When switch-hitting catcher Matt Wieters homered in the fourth inning against the Toronto Blue Jays on Tuesday night, it was his sixth home run of the season and all of them have come from the left side of the plate. That's not a tremendous statistical anomaly, since a decided majority of his at-bats are going to come against right-handed pitchers, but it stands out because he has a history of displaying more power batting right-handed.

Last season in particular, Wieters was almost three times as likely to homer against a left-handed pitcher, based on the ratio of home runs to at-bats. He hit 11 homers from each side of the plate in 2011, but he had 405 plate appearances left-handed and only 142 right-handed. Overall, he came into this season with one home run every 26.2 at-bats hitting right-handed and one ever 38.9 at-bats left-handed.

No. 6 was anomalous all by itself. Wieters hit it a high fly ball the opposite way and left fielder Eric Thames looked like he was going to make a leaping catch, but the ball bounced off his glove and cleared the fence. It wasn't exactly a Jose Canseco head ball, but it was difficult to tell for sure whether it would have gotten out of the ballpark without help.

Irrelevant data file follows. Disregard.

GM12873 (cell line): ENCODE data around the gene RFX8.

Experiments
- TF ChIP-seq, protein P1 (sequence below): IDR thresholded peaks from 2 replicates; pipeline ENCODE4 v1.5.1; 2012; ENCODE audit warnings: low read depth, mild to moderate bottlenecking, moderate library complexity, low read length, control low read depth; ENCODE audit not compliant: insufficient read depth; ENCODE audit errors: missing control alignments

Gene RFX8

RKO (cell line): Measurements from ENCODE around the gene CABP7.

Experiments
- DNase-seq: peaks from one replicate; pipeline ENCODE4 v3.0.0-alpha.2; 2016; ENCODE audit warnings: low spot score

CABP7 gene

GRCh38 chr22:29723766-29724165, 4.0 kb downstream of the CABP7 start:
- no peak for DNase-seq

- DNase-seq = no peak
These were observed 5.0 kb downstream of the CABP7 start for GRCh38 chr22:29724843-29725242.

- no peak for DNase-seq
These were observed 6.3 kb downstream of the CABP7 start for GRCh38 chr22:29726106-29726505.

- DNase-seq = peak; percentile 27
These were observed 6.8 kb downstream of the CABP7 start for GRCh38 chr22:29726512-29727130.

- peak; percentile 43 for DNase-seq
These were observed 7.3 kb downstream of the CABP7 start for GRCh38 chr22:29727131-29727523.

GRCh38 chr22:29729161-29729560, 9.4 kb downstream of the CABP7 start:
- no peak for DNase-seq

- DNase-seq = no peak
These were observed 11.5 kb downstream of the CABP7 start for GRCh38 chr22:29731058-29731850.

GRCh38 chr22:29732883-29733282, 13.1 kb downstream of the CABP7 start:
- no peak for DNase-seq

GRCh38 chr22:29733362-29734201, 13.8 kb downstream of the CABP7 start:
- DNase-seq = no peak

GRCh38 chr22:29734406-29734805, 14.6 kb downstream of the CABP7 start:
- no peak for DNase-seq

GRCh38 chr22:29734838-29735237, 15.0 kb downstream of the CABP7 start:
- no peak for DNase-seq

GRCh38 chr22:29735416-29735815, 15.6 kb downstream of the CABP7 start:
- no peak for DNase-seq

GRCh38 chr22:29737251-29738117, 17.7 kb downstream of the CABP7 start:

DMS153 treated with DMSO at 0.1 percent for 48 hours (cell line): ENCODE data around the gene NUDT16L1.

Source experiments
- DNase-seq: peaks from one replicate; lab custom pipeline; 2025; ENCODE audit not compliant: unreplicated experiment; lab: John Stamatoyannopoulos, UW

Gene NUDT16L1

Thames homered for the Blue Jays earlier in the game, but there was no question about his towering shot off Tommy Hunter. The ball cleared the flag court above right field to become the 58th home run in Oriole Park history to land on Eutaw Street.